Carl Icahn: Apple still undervalued and misunderstood

“Apple Inc remains undervalued and misunderstood, activist investor Carl Icahn tweeted, even as the company posted stellar quarterly results on Monday,” Devika Krishna Kumar reports for Reuters.

“Icahn, who has been vocal about his belief that Apple is undervalued, has urged the company’s board to buy back more shares using its huge cash pile,” Kumar reports. “He has also pledged to keep his own stock out of any repurchase.”

Kumar reports, “The 79-year-old, one of Apple’s top 10 investors, said in February that Apple stock should be trading at $216.”

Read more in the full article here.

MacDailyNews Take: Carl states the blatantly obvious.

Most people have no conception of how massive Apple is going to be. If you think Apple is big now, you’re in for quite the shock!

[Thanks to MacDailyNews Reader “David E.” for the heads up.]


  1. Every time Apple increases their dividend payout, stock buy back, Icahn comes out and says little things like this.

    I am not saying he’s full of it, but he’s a hypocrite who only wants to suck the life force from any corporation he touches.

    1. Normally I would agree that Icahn is a sleazebag who is only interested in sucking the life out of companies. However, after initially trying this approach with Apple I think he has backed off and now understands that Apple has a better idea of how to make money than Carl does

      Now Carl seems to be more of an Apple cheerleader than blood sucking leach, which is a good thing.

  2. I think the market knows Apple very well. It is predictably growing well and a safe bet.
    That lack of speculation means that brokers can move the stock up and down for their own gains. Today is a great example. $5 drop from high to low. I bet someone cashed in.
    When something unexpected happens like out of this world success or a new rumor like an apple car then the stock is allowed to rise up.

    1. Did you know that for every stock unit sold that there has to be a buyer? Most people want to buy low and sell high. Why aren’t you buying when it drops too and not only make money but lift up the price? It’s up to you!

      1. Carl thinks AAPL is highly undervalued so it would be expected that he is buying the stock like there was no tomorrow.. Or is he just hanging on to just make a higher profit from the holdings he already has w/o adding any significant number of shares?

      2. Are you seriously telling me that I would have a hard time selling AAPL stock? I doubt it unless the price I was asking for was too high.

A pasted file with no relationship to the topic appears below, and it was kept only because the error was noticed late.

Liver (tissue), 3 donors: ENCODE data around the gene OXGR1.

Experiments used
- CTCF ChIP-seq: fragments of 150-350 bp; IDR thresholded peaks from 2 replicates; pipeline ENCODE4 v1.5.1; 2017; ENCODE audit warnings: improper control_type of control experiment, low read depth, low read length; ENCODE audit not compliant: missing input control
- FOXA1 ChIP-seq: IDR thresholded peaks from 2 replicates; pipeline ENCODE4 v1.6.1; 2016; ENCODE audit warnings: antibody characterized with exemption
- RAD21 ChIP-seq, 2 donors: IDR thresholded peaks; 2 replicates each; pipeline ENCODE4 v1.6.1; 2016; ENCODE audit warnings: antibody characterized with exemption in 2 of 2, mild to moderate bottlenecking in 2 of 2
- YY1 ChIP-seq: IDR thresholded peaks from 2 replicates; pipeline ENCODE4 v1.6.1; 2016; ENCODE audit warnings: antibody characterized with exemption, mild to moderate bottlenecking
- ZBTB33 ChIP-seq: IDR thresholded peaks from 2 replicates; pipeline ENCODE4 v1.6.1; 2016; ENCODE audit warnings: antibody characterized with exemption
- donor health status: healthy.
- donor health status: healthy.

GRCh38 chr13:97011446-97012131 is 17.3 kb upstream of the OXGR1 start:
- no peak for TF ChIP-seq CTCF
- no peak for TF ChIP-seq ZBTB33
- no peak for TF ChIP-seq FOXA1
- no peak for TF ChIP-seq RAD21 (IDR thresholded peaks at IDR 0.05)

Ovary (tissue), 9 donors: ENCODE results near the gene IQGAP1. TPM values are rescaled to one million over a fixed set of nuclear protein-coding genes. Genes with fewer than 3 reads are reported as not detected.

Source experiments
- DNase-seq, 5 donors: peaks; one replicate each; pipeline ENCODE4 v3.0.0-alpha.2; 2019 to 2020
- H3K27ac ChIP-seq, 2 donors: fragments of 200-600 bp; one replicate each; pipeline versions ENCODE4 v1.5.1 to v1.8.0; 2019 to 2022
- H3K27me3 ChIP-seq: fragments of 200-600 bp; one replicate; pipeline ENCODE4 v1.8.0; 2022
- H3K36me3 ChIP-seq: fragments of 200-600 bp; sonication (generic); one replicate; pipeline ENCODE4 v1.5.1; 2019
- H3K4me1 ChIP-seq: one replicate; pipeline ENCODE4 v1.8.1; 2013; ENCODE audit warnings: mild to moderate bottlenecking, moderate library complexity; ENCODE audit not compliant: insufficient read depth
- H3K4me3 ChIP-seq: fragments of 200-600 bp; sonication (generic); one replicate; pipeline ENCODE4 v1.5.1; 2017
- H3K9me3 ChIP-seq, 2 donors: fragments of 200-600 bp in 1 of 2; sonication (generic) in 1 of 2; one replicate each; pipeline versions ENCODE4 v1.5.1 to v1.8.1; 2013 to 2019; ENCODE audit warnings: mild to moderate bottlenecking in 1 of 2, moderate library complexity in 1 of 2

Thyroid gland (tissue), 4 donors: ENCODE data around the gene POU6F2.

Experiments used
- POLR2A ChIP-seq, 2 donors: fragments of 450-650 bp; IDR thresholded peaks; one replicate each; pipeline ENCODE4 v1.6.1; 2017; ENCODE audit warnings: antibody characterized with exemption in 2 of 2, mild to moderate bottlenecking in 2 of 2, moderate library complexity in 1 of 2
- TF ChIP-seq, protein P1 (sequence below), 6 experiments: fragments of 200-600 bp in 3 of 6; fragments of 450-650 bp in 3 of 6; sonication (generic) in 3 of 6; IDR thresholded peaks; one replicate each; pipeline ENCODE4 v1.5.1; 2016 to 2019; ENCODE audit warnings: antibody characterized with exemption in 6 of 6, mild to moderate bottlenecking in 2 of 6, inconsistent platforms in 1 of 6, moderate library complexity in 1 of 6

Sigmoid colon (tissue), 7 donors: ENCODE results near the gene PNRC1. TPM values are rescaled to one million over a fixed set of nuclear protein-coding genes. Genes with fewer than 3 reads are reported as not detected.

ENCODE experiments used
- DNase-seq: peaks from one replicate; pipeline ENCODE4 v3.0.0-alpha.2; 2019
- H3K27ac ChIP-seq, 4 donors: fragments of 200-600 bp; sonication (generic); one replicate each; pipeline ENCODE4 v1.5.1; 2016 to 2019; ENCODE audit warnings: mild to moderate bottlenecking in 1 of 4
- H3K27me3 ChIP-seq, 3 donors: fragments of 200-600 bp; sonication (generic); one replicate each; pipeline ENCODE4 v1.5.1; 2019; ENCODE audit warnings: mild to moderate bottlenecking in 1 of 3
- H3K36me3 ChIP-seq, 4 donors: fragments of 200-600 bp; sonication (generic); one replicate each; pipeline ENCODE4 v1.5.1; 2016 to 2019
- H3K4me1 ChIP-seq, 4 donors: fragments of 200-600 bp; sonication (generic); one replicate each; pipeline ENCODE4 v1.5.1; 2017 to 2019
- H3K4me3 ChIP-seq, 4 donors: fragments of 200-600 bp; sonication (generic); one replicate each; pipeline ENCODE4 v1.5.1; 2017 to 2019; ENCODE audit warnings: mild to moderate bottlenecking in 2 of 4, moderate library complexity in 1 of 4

I buy 2% of my holdings every year into AAPL when the dividends are reinvested. I also have sold high and bought low but do not have any cash to speculate.
        As for why AAPL P/E is so much lower than stocks like Amazon or Netflix please share your wisdom. Even Adobe is 125. We all know the stock market is a game so please do not try giving bullshit like market forces are in play.
        FWIW I have 2 sets of holdings, a standard 401K where my options are limited to Fidelity funds and a rollover account when I can invest how I please. For the Fidelity funds (>13 years) contributions account for about 60% of the value. Dividends make up about 25% and the remaining 15% is increase in fund value. In the same time frame my rollover account has grown from 12K initial holdings to over 215K. If I listened to idiots like you my rollover account would have doubled at the most.
        So go ahead and preach your stock market lessons crap somewhere else. Most of the people in this forum have learnt to ignore this type of stupidity and understand that in the long term company performance is what matters.

  3. Every analyst that looks at Apple sees something different but I figured at least they’d be close in agreement or disagreement but Apple’s target prices are all over the place. That tells me that there’s more than analysis going on because they certainly must not be using the same metrics to arrive at the Apple’s value. I always thought there was something like a unified value equation to compute a companies value but obviously no such thing exists. For Wall Street value is in the eye of the beholder.

    I don’t know if Apple can be valued as high as Carl Icahn sees it but it would seem to be worth a bit more than it is now. I figured Apple would have made at least $135 after earnings based on Microsoft and Google’s earnings’ gains but I was way off. It’s no big deal but it still leaves me scratching my head. Microsoft’s expanding P/E is just baffling to me.

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